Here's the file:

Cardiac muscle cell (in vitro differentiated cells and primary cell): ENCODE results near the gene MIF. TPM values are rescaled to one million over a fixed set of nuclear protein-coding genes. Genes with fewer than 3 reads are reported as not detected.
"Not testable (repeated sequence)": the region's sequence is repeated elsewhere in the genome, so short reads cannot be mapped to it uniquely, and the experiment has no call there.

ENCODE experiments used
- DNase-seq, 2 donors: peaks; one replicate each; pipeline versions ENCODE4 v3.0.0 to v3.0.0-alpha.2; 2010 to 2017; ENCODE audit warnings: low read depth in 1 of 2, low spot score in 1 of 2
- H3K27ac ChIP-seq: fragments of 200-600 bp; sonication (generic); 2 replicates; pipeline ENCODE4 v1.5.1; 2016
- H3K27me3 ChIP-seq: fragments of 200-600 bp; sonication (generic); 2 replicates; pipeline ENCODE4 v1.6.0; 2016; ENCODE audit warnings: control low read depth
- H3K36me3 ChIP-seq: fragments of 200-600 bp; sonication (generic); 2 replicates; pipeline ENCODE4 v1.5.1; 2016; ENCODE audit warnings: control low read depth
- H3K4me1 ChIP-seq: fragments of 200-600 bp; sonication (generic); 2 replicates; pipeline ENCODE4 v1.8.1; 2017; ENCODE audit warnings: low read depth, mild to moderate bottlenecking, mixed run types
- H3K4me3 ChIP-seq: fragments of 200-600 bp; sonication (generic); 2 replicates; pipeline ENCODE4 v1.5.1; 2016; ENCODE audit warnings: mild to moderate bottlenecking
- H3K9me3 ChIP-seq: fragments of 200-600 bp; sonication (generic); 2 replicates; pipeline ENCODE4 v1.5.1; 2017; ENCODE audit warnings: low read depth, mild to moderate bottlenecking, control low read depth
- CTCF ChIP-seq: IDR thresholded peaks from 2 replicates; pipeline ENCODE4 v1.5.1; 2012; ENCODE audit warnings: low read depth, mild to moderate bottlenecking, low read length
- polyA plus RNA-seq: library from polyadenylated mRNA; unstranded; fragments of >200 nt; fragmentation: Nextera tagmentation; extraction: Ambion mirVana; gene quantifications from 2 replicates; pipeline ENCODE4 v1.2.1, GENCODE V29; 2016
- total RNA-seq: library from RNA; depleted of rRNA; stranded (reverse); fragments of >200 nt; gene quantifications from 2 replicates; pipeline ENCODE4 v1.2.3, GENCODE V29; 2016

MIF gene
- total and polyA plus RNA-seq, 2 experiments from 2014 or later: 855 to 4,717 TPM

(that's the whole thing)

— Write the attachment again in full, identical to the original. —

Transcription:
Cardiac muscle cell (in vitro differentiated cells and primary cell): ENCODE results near the gene MIF. TPM values are rescaled to one million over a fixed set of nuclear protein-coding genes. Genes with fewer than 3 reads are reported as not detected.
"Not testable (repeated sequence)": the region's sequence is repeated elsewhere in the genome, so short reads cannot be mapped to it uniquely, and the experiment has no call there.

ENCODE experiments used
- DNase-seq, 2 donors: peaks; one replicate each; pipeline versions ENCODE4 v3.0.0 to v3.0.0-alpha.2; 2010 to 2017; ENCODE audit warnings: low read depth in 1 of 2, low spot score in 1 of 2
- H3K27ac ChIP-seq: fragments of 200-600 bp; sonication (generic); 2 replicates; pipeline ENCODE4 v1.5.1; 2016
- H3K27me3 ChIP-seq: fragments of 200-600 bp; sonication (generic); 2 replicates; pipeline ENCODE4 v1.6.0; 2016; ENCODE audit warnings: control low read depth
- H3K36me3 ChIP-seq: fragments of 200-600 bp; sonication (generic); 2 replicates; pipeline ENCODE4 v1.5.1; 2016; ENCODE audit warnings: control low read depth
- H3K4me1 ChIP-seq: fragments of 200-600 bp; sonication (generic); 2 replicates; pipeline ENCODE4 v1.8.1; 2017; ENCODE audit warnings: low read depth, mild to moderate bottlenecking, mixed run types
- H3K4me3 ChIP-seq: fragments of 200-600 bp; sonication (generic); 2 replicates; pipeline ENCODE4 v1.5.1; 2016; ENCODE audit warnings: mild to moderate bottlenecking
- H3K9me3 ChIP-seq: fragments of 200-600 bp; sonication (generic); 2 replicates; pipeline ENCODE4 v1.5.1; 2017; ENCODE audit warnings: low read depth, mild to moderate bottlenecking, control low read depth
- CTCF ChIP-seq: IDR thresholded peaks from 2 replicates; pipeline ENCODE4 v1.5.1; 2012; ENCODE audit warnings: low read depth, mild to moderate bottlenecking, low read length
- polyA plus RNA-seq: library from polyadenylated mRNA; unstranded; fragments of >200 nt; fragmentation: Nextera tagmentation; extraction: Ambion mirVana; gene quantifications from 2 replicates; pipeline ENCODE4 v1.2.1, GENCODE V29; 2016
- total RNA-seq: library from RNA; depleted of rRNA; stranded (reverse); fragments of >200 nt; gene quantifications from 2 replicates; pipeline ENCODE4 v1.2.3, GENCODE V29; 2016

MIF gene
- total and polyA plus RNA-seq, 2 experiments from 2014 or later: 855 to 4,717 TPM